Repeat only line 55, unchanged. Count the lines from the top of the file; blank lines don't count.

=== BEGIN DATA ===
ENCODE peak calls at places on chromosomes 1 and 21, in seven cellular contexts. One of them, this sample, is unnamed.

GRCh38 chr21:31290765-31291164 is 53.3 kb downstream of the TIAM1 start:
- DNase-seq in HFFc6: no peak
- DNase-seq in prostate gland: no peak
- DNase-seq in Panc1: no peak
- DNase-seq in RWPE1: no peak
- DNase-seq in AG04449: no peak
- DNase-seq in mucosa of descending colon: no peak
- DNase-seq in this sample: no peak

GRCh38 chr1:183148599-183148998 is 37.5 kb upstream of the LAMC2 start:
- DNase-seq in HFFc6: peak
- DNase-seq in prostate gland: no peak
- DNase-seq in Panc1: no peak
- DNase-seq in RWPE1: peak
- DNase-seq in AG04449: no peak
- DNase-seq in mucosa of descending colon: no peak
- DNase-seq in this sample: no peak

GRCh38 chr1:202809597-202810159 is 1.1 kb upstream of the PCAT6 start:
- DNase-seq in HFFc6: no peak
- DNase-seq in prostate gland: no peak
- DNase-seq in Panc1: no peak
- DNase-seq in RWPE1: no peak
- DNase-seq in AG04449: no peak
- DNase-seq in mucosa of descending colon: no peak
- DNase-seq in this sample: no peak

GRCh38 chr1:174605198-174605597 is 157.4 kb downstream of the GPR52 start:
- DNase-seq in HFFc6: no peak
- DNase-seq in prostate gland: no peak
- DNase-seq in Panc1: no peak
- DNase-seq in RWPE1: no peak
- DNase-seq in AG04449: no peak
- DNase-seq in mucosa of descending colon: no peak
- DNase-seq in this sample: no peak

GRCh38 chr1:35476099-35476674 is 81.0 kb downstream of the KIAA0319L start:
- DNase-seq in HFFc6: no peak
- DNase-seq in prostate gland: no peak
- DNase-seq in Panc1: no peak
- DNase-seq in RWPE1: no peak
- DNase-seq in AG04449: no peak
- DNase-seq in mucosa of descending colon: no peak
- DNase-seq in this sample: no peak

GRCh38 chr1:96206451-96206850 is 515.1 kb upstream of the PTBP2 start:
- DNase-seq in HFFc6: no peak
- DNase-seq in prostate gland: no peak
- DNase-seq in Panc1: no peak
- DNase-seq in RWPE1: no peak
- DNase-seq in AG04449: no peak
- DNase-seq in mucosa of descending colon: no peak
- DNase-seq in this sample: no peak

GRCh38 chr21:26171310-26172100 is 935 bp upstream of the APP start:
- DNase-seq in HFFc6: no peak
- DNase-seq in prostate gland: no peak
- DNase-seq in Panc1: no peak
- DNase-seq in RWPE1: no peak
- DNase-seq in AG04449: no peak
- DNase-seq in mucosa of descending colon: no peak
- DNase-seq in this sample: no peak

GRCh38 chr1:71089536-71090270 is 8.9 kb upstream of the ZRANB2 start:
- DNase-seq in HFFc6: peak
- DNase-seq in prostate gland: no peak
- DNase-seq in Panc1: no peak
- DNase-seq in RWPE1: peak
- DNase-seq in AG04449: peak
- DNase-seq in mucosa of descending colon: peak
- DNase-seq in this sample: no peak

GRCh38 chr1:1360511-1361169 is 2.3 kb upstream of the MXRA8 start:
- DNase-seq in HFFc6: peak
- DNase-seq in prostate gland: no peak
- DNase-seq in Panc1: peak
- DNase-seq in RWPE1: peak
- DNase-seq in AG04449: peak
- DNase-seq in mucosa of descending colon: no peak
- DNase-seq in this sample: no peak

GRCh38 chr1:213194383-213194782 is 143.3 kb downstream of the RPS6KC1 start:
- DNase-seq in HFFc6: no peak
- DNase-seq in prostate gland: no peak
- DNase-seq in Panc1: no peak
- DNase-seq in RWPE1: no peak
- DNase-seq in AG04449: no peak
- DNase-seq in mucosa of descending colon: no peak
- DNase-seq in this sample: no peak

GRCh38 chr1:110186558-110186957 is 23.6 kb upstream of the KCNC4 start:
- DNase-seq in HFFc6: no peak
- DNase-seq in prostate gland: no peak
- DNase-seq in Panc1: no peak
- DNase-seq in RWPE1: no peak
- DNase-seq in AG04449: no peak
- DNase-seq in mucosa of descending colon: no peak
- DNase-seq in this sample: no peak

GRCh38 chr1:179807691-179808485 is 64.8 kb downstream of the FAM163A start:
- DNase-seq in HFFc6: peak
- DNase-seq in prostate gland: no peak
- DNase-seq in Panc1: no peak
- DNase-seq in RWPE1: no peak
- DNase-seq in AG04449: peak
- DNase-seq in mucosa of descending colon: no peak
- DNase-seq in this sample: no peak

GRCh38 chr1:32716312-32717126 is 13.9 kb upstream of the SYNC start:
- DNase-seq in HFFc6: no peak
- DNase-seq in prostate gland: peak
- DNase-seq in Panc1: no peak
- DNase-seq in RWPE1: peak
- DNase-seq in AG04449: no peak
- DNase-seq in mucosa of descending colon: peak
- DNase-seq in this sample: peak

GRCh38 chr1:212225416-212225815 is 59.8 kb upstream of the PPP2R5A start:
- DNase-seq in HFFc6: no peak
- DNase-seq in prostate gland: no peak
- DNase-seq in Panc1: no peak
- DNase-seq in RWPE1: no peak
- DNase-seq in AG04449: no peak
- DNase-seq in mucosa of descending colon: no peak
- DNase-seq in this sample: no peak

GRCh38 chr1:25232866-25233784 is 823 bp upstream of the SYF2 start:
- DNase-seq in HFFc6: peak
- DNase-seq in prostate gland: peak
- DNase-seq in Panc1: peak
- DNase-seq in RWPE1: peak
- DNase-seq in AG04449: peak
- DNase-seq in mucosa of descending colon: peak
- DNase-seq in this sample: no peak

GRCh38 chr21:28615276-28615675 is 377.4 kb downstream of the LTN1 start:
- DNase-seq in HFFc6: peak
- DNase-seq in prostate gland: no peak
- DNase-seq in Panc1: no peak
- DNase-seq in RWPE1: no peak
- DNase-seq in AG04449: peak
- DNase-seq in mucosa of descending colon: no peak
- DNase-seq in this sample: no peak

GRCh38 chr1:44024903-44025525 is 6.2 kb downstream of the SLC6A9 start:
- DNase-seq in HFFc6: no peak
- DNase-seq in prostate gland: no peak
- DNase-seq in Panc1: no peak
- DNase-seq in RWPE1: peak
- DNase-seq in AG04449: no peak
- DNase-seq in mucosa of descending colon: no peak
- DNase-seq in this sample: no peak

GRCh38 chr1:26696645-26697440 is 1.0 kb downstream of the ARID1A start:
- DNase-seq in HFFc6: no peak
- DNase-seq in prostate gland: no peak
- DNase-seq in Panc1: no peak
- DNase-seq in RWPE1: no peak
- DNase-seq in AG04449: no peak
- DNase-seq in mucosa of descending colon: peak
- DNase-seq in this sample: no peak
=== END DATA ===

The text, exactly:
- DNase-seq in AG04449: no peak